To be clear, I'm in no way dismissing Moshiach Oi! as a band. Romanoff can shred his throat with the best of them; guitarist Mike Wagner, bassist Mitchell Harrison, and drummer Paul Alpert are all excellent musicians who consistently provide a solid groove behind said throat-shredder; and "Got Nothing On Me" is still an awesome song. I'm sure time and future albums will only improve their sound. Yet their albums so far still feel a bit flat when listened to without the filter of youth and adrenaline.
 
Now, obviously I'm not the first to experience this kind of thing. Nearly everyone over a certain age has felt the crushing disappointment of trying to indulge your nostalgia after your critical brain has already kicked in. (For those who haven't yet, re-watch Space Jam.) Some things just can only be fully enjoyed within a specific time frame.

So I'll turn it over to you guys. Do you have a favorite band from your past that doesn't quite hold up now? What are you nostalgic over? And how much do you hate me for dissing both Moshiach Oi! and Space Jam? Let me know in the comments below, and have a great Shabbos!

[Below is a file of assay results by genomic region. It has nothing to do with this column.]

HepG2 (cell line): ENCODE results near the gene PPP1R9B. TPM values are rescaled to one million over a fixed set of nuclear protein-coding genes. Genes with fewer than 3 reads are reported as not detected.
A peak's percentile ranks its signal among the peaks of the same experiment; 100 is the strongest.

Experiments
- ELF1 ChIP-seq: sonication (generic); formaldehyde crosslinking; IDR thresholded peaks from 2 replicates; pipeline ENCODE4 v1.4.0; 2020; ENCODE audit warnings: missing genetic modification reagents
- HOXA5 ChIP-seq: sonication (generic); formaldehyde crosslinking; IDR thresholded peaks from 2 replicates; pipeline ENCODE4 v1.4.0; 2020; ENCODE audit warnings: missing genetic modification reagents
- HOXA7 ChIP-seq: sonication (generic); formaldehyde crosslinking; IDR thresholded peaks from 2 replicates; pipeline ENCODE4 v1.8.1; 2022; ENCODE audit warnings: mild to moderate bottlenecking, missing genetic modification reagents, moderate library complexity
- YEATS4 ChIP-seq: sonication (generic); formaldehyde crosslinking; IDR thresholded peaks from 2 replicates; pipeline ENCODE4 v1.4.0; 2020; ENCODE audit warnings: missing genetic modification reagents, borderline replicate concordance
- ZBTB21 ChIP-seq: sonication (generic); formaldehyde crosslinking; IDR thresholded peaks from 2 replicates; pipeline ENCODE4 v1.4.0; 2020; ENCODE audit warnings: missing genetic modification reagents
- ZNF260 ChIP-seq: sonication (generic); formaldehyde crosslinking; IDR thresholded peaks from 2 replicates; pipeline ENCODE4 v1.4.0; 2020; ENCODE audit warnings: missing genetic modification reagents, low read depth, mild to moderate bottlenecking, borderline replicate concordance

Sunday, August 21, 2016

Choice Tunes in Orthodox Pop (Shwekey, Shapiro, Tumbak)

Orthodox pop (your Avraham Frieds and Yeshiva Boys Choirs) often gets a bad rap. Yet just as even the Top 40 scene can produce true talent among all the shallow pop idols, Orthodox pop can often turn out legitimately fun, creative, even affecting music. "Choice Tunes in Orthodox Pop" is where we'll be looking at those standout songs and artists.


Yaakov Shwekey, "We Are A Miracle"



The best Shwekey songs have always been those where the subject matter is dramatic enough to match his famously emotional performing style, and "We Are A Miracle", the title track from the singer's newest album, fits that bill perfectly. Supported by a film-score worthy Yitzy Waldner composition that builds from war drums and chanted "woah-oh"s to a soaring, inspirational chorus, Shwekey recounts with smoldering defiance the centuries of persecution that the Jewish people have miraculously survived, throwing out such righteous-sounding lines as "The Spanish Inquisition, they wanted us to bow / But our backs ain't gonna bend, never then and never now". He gets additional support from the video, directed by Jewbellish's Mendy Pellin, which uses imagery from World War II and the Holocaust to build on the sonic intesity. If this doesn't stoke your Jewish pride, nothing will.